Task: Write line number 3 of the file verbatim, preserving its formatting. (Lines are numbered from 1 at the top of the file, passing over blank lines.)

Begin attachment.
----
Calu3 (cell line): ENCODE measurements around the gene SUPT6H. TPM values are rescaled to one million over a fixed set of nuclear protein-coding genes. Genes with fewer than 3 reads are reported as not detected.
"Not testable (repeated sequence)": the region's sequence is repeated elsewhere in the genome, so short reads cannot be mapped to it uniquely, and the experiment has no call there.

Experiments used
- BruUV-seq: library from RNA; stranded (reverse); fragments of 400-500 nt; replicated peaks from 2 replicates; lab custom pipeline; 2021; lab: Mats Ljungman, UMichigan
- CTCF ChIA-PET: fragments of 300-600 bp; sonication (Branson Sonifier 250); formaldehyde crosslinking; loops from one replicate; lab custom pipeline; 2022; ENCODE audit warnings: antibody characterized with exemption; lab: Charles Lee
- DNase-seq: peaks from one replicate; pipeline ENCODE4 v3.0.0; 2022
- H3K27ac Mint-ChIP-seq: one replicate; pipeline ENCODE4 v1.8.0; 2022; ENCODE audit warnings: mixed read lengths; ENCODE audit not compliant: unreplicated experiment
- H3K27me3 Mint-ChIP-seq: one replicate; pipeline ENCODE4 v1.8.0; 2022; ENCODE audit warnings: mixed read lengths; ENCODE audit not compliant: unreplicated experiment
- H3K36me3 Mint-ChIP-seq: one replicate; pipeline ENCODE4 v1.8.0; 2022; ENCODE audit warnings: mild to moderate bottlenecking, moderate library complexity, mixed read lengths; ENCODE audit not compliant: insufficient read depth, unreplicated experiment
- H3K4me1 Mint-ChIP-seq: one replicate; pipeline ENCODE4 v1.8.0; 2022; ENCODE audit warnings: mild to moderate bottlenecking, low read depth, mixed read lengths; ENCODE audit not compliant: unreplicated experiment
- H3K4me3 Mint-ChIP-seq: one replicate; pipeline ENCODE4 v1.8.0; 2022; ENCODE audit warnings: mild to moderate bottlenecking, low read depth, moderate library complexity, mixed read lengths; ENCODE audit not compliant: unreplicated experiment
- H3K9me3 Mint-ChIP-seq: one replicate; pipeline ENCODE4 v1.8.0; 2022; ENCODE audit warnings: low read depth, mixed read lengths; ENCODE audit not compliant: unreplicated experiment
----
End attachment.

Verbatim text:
Experiments used